Supreme Court Asked to Resolve Federal Drug Law v. State Medical Marijuana Laws Debate
The U.S. Supreme Court has been asked to address whether the federal drug law that criminalizes possession of marijuana invalidates state orders requiring employers and their
workers’ compensation insurers to pay for medical marijuana prescriptions for employees injured on the job.
However, before it fully takes on the question, the high court has asked the Solicitor General, who represents the federal government before the high court, for guidance in light of the Supremacy Clause of the U.S. Constitution that gives federal statutes primacy over state laws.
Five state supreme courts have addressed whether the reimbursement of medical marijuana costs is permissible, with two ruling yes and three ruling no. The Supreme Court is being asked to resolve this split in authority. Under the federal Controlled Substances Act (CSA), the manufacture, distribution or possession of marijuana is a criminal offense, with the exception of when the drug is part of a Food and Drug Administration research study.
The Supreme Court’s involvement is related to two cases from Minnesota— Bierbach v. Diggers Polaris and State Auto/United Fire & Casualty, and Musta v. Mendota Heights Dental Center — in which injured employees challenged their employers and their insurers for refusing to reimburse them for their medical marijuana prescriptions. Musta suffered a neck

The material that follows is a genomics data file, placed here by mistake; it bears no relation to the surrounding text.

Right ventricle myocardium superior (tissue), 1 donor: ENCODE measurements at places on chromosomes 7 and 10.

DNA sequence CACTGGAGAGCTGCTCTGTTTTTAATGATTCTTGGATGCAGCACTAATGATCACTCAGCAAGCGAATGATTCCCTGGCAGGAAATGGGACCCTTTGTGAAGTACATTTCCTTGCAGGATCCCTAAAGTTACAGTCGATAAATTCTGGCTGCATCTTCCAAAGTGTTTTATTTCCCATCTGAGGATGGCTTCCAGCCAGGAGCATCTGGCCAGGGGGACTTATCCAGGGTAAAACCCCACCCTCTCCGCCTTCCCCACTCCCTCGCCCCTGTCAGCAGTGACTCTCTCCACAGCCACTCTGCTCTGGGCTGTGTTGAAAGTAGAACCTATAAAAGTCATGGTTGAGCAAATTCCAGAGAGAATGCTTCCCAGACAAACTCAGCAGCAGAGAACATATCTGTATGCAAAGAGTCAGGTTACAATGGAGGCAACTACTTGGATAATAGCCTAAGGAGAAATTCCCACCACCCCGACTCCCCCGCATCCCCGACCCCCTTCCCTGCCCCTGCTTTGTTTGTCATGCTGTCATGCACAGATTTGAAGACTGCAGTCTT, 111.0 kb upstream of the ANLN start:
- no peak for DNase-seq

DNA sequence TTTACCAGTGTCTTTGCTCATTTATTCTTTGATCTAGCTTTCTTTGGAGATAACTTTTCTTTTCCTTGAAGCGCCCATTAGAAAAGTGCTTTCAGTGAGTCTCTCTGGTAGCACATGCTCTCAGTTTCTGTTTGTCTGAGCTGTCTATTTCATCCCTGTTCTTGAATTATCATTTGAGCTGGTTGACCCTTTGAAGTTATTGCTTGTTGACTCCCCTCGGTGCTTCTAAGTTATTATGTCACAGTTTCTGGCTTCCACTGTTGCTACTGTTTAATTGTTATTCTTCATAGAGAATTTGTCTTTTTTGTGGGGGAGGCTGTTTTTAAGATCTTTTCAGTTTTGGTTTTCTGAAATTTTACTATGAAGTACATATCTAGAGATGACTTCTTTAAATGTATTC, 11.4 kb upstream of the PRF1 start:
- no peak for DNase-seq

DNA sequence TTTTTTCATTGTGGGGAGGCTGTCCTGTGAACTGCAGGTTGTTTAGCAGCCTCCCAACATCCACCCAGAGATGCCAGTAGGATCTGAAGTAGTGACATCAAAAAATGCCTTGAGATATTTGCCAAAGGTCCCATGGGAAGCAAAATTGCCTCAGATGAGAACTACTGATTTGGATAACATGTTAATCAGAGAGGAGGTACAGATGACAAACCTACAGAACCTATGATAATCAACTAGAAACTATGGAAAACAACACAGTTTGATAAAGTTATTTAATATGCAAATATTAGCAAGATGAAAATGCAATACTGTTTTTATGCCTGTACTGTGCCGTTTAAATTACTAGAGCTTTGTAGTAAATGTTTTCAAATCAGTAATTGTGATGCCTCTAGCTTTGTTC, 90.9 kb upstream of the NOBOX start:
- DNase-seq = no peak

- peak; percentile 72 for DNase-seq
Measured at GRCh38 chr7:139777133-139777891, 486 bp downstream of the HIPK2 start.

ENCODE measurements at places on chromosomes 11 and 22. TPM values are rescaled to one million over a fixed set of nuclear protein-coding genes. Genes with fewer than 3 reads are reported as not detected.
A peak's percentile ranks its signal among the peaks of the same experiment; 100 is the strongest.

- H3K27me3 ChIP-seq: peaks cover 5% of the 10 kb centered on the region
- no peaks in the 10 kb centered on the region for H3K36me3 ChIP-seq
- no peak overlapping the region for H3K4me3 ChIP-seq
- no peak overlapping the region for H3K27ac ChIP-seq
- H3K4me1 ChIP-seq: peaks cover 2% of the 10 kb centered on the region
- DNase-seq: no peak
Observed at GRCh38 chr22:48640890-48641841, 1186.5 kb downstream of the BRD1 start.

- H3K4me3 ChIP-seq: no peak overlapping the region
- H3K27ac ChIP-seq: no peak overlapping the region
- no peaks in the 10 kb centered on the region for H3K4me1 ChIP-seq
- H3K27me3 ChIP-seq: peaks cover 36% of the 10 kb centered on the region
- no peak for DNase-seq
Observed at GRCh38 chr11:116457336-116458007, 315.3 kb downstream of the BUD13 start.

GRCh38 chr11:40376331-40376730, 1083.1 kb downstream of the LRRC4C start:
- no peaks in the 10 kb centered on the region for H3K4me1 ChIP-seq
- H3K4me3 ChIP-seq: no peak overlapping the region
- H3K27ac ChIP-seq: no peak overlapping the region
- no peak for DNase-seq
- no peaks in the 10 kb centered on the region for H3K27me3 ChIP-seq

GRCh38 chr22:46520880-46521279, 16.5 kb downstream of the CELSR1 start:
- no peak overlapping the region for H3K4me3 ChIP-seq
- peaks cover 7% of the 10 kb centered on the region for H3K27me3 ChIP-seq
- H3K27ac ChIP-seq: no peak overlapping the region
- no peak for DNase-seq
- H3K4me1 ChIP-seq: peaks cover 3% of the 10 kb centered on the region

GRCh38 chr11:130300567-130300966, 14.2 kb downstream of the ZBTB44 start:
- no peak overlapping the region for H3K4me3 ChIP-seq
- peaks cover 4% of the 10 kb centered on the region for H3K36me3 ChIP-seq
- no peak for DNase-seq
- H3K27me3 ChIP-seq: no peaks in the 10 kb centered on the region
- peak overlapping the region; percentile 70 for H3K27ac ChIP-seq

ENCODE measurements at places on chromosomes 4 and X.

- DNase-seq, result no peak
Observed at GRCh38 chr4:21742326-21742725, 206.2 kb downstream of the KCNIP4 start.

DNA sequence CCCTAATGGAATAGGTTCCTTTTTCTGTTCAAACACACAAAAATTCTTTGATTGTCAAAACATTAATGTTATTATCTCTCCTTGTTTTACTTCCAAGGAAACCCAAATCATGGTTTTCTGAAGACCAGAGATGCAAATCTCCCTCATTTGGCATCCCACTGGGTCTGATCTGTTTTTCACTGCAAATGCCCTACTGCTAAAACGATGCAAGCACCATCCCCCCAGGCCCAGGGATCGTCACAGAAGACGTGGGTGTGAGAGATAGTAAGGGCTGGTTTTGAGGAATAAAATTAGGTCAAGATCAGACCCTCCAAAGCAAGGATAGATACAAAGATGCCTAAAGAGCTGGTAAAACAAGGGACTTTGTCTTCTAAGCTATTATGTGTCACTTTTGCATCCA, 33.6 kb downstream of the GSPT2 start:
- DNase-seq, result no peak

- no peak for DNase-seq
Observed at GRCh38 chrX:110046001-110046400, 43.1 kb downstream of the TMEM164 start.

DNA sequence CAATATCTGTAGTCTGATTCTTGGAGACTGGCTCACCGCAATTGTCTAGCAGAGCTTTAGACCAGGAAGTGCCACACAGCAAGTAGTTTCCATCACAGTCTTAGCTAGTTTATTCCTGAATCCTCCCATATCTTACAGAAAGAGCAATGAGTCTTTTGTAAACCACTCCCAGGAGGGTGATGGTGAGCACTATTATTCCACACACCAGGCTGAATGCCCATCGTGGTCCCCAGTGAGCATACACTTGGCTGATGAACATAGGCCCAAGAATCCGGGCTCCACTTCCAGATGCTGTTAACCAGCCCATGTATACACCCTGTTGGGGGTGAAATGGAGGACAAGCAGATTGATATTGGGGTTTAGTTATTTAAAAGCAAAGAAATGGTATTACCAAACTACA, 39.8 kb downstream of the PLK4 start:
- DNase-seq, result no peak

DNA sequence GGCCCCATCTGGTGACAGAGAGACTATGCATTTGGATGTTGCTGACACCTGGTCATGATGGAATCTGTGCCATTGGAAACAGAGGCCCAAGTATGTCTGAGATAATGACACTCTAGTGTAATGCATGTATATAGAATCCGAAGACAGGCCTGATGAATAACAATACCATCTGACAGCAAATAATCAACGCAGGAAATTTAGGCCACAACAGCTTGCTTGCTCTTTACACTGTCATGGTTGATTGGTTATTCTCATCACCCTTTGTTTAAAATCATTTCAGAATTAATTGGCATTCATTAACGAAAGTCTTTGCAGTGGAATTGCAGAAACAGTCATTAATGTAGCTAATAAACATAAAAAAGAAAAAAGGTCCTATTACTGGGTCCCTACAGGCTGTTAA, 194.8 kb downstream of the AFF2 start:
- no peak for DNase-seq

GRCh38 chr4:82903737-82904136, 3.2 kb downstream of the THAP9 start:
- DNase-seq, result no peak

injury in her work at a medical facility; Bierbach was injured in an accident while working for an all-terrain vehicle dealer.
Minnesota authorized the use of marijuana for medical purposes in 2014. Under the state’s medical marijuana act, the Minnesota Department of Health administers a program that permits certain registered patients to possess marijuana for medical purposes. Under Minnesota’s workers’ compensation statute, if an employee sustains an injury at work, “[t]he employer shall furnish any medical … treatment, including… medicines … as may reasonably be required at the time of the injury and any time thereafter to cure and relieve from the effects of the injury.”
Minnesota’s Workers’ Compensation Appeals Court ruled in Bierbach’s favor that the employer and insurer were required to reimburse him because the prescribed medical marijuana was a reasonable treatment for the workers’ injuries. But the insurer and employer appealed and a divided Minnesota Supreme Court ruled the opposite, finding that the CSA preempts the Minnesota workers’ compensation court’s order mandating reimbursement.
Minnesota’s high court adopted the same reasoning in both the Bierbach and Musta opinions, finding that the reimbursement could expose the employer and insurer to criminal liability. The court reasoned that the CSA preempted an order “obligat[ing] an employer to reimburse an employee for the cost of medical cannabis because compliance with that order would expose the employer to criminal liability under federal law for aiding and abetting …unlawful possession of cannabis.” read more.
Source: Insurance Journal Vol. 100 No.4 pg. 15,16